Natural vs. Synthetic: Using ELNs to Develop Sustainable Textile Dyes
With the current focus on global warming and environmental conservation, green practices and sustainability stand at the forefront of many people’s minds. From increased consumption of organic products to laboratory adoption of green chemistry, these concerns span multiple fields and industries.
Major sports brands Nike and Adidas have recently been incorporating waterless dye technology into their product development. Water consumption, energy use and chemical waste are the main concerns when it comes to the textile industry. This new technology shows reduction on all three fronts. Unfortunately, experts fear widespread industry adoption may be slow due to the upfront costs, even though analysis demonstrates that long-term savings will more than make up for it.
The answer also doesn’t lie with using more natural dyes. Despite the romanticism of clothing that comes from organic processes, the reality has multiple challenges. Natural dyes are more expensive, requiring larger quantities to obtain the same depth of color as their synthetic counterparts. In addition, more land is required to grow the raw material needed. With global overpopulation leading to shrinking free acreage, this is a big problem.
Because of the price tag involved, natural dyes are likely to remain a luxury product. Even so, this doesn’t mean a compromise can’t be reached. Perhaps the key to meeting the larger mass market’s demand for sustainable textile dyes is a hybrid of natural and synthetic. Given the numerous factors in play, it’s possible that digital tools like electronic lab notebooks (ELNs) will be needed to aid the development.
Genetically Modified Natural Dyes
Despite public criticism, genetically modified organisms (GMOs) do offer advantages. If we can genetically engineer a heart-healthy tomato, why can’t we create crops that require less space to grow? Land availability is a major limiting factor, so it makes sense to develop a compact crop that produces more dye raw material in less space.
ELNs can track the progress to engineer such a crop. From identifying the genes of interest to viability studies needed to determine success, electronic notebooks can collect all the results. Even if researchers take a more natural approach involving crossbreeding hybrids, digital tools can still be used to note the process. Just because we use a method that’s centuries old, that doesn’t mean our recordkeeping has to be limited to the same methods.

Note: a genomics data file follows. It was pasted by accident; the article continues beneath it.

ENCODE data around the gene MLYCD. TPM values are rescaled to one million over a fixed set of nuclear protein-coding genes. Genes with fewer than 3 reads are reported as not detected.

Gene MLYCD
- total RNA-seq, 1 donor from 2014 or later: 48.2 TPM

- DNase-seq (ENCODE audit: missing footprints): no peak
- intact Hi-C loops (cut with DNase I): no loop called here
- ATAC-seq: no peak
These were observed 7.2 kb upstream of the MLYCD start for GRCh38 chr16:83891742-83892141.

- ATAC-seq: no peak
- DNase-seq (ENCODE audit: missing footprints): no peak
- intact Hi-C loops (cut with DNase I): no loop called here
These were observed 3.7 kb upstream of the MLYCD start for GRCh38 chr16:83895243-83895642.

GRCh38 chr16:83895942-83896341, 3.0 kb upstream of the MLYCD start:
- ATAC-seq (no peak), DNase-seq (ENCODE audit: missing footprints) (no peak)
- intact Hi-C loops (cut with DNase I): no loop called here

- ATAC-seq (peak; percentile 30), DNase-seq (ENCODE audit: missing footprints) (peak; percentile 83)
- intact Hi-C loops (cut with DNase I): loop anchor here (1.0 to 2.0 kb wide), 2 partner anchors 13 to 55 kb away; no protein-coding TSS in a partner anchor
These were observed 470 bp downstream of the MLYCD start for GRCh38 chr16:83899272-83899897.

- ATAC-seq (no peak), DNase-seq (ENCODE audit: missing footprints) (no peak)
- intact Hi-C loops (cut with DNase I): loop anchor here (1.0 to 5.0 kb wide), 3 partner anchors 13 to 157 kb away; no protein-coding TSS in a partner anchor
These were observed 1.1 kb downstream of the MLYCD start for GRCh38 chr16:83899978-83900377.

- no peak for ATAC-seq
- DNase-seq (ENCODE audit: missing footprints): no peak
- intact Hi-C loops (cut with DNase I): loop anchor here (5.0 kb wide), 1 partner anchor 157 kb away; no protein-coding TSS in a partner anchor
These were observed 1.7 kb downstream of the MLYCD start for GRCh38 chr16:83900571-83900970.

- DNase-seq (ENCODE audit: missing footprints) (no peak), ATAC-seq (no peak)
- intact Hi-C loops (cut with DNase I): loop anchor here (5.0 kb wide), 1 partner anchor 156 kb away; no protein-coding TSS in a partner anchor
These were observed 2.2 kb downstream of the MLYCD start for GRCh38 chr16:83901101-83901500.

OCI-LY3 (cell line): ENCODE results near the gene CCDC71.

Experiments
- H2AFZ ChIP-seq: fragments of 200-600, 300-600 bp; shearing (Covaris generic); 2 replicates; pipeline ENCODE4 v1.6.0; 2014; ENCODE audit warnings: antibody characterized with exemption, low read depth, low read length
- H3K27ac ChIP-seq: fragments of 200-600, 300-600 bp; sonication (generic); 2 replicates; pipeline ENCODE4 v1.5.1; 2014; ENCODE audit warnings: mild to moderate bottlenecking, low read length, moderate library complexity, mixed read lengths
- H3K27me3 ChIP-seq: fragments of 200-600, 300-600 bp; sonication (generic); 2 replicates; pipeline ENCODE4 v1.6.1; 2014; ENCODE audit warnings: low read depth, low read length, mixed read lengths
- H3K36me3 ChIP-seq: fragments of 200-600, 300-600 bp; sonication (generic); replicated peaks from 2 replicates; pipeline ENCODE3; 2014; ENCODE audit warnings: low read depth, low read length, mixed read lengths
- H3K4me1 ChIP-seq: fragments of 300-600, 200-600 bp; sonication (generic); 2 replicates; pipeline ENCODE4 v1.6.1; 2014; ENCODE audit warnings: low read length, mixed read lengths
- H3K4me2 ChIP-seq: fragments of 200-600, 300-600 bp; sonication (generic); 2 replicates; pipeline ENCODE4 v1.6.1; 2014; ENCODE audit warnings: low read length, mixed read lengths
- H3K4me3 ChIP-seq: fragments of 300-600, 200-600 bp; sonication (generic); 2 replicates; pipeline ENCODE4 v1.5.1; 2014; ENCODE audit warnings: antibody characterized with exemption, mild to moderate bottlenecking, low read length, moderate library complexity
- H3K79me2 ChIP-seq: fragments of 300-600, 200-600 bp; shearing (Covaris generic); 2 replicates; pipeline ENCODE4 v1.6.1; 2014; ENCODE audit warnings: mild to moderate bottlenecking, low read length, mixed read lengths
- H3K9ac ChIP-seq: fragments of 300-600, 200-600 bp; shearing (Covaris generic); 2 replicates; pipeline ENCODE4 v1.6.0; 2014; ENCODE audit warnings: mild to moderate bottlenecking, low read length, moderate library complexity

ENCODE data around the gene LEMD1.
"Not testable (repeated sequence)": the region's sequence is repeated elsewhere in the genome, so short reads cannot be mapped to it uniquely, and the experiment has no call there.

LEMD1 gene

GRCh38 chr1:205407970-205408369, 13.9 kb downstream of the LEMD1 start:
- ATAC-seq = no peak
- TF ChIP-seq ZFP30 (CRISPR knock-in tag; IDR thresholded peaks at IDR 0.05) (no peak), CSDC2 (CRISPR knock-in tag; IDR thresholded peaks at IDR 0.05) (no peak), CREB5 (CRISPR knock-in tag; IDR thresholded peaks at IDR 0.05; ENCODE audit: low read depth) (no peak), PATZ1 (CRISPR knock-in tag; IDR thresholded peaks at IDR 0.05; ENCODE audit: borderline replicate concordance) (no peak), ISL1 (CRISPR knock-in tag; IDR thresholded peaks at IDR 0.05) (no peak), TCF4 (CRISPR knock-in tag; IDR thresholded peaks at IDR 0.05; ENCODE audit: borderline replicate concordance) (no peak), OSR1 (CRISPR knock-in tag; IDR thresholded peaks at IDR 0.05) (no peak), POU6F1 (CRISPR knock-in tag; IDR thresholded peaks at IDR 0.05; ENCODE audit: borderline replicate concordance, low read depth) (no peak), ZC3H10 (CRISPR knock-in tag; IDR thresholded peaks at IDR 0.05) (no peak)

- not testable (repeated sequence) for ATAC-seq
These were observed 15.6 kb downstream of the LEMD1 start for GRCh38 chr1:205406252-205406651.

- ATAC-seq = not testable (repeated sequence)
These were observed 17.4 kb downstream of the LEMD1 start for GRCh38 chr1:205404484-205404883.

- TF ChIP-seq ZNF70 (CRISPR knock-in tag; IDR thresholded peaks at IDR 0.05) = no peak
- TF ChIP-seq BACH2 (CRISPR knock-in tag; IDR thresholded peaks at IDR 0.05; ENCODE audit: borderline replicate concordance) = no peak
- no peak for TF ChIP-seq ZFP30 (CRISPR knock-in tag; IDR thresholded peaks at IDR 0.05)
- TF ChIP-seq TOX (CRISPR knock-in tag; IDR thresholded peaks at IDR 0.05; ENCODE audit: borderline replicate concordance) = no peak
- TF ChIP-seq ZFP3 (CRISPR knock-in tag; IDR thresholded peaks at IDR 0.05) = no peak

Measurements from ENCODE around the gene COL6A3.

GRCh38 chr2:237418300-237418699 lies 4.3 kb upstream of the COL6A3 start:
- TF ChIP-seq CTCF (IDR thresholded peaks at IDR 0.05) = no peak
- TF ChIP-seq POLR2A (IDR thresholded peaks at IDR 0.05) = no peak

Synthetic Dyes from Natural Sources
Even though the desire for natural dyes has increased, synthetic dyes still have advantageous traits. They achieve more vibrant colors. They’re also more consistent. Cloth colored by synthetic dye is typically uniform in hue. Natural dyes often yield more variations. For that reason alone, synthetic dyes should remain a viable option.
One way to achieve this is by creating synthetic dyes from natural materials. Synthetic dyes are typically made from man-made chemicals, which is why uniformity of shade can be obtained. But rather than a dye made from chemicals, why not incorporate more natural sources? This seems like a reasonable way to balance the desire for natural goods and the costs of mass production.
ELNs can be used to note the proportions of synthetic chemicals versus natural sources. Obviously, different formulations will yield different shades and intensities. It might even affect the uniformity of the staining process. With the electronic notebook’s ability to tag and index data, product developers can search results to find the perfect ratio of natural to synthetic material that balances quality and cost efficiency.
Meeting the Demand for Sustainable Textile Dyes with the Help of ELNs
It’s not just major athletic brands that are looking for ways to achieve textile sustainability. The fashion industry is as well. But while being eco-friendly is an ideal goal, the realities offer many hurdles. High fashion labels can shoulder the costs of switching to all-natural vegetable dyes and fabrics made from bamboo. Mass consumer labels cannot, because the general public will balk at the resulting price increase.
In this case, the textile industry can strive for a compromise between synthetic dyes and natural sources. Firms can appeal to the public demand for all-natural products with a small, environmental footprint while also keeping costs at a reasonable level. And ELNs can serve as the perfect tool in finding the answer to this balancing act.
Is your firm looking for a way to bring natural sources into your products while maintaining the convenience offered by synthetic materials? The BIOVIA Notebook offers data management features and search tools that can help your product development. Visit our website and contact us today to learn more.